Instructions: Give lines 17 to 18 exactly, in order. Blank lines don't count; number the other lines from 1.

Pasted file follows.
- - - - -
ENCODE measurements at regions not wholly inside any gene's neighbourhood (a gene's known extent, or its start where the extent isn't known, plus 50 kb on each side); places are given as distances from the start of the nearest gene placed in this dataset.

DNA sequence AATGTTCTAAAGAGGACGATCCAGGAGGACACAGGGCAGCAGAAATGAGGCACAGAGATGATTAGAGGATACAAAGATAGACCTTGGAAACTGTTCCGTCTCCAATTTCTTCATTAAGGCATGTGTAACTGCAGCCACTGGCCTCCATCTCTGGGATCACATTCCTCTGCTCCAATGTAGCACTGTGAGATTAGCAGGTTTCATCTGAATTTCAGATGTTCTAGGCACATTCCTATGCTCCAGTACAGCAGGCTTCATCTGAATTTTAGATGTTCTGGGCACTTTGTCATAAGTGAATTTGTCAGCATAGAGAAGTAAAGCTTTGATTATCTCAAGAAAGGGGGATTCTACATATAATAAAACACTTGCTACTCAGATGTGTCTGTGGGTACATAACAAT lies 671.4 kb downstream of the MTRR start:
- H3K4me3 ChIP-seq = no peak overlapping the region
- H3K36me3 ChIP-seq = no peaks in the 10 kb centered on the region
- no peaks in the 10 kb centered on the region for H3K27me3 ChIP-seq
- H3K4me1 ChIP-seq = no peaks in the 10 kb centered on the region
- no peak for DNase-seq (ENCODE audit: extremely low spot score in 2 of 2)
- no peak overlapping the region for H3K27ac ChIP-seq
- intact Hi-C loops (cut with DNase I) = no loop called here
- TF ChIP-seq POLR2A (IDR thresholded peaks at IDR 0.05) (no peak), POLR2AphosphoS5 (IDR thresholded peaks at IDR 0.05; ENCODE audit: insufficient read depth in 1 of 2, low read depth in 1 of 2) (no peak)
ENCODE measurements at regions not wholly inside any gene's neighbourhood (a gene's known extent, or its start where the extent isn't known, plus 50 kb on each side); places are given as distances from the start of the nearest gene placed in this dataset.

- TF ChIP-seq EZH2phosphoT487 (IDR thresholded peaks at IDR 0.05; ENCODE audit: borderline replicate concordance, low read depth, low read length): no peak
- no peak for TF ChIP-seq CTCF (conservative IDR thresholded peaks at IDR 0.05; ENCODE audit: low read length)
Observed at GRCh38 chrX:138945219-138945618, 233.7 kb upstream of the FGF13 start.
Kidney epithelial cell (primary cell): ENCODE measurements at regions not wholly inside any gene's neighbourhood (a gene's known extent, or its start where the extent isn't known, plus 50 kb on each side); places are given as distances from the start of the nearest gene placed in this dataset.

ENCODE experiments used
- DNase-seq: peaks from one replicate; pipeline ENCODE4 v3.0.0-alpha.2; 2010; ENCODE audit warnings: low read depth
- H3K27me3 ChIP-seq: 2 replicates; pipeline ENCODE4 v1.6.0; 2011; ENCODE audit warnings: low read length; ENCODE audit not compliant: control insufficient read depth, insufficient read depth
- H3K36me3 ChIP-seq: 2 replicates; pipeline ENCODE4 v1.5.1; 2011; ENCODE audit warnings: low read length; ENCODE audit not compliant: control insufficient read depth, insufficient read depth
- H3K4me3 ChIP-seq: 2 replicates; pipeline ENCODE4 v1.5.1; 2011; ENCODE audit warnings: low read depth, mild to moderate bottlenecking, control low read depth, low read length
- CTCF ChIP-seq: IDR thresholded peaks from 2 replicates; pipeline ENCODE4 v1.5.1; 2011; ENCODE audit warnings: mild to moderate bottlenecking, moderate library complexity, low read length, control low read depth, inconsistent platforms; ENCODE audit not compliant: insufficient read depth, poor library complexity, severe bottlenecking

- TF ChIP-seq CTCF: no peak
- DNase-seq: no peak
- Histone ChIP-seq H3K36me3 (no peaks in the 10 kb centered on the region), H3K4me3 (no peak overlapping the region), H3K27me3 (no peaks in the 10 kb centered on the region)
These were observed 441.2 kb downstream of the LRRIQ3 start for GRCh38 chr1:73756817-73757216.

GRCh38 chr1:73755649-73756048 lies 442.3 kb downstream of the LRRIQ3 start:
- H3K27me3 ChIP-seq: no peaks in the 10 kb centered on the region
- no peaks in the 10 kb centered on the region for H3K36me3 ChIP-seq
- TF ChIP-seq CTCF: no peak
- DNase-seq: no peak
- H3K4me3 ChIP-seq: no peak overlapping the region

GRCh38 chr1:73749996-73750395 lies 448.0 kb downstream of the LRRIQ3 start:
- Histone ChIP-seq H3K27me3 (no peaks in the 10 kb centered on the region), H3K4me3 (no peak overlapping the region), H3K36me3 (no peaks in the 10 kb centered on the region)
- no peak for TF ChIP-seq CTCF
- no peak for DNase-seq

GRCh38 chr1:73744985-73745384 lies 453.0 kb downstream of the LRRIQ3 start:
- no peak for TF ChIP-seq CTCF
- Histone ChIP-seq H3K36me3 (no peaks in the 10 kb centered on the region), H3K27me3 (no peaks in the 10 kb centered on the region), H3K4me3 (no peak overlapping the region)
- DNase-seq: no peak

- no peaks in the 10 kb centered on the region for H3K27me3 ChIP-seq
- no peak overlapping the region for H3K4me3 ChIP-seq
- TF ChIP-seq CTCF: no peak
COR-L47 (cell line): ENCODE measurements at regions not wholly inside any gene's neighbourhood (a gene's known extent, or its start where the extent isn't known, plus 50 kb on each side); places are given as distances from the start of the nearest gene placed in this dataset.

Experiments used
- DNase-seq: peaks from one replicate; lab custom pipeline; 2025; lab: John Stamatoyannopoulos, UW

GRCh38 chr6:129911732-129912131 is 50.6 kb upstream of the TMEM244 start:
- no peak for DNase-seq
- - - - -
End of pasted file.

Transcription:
- DNase-seq: peaks from one replicate; pipeline ENCODE4 v3.0.0-alpha.2; 2010; ENCODE audit warnings: low read depth
- H3K27me3 ChIP-seq: 2 replicates; pipeline ENCODE4 v1.6.0; 2011; ENCODE audit warnings: low read length; ENCODE audit not compliant: control insufficient read depth, insufficient read depth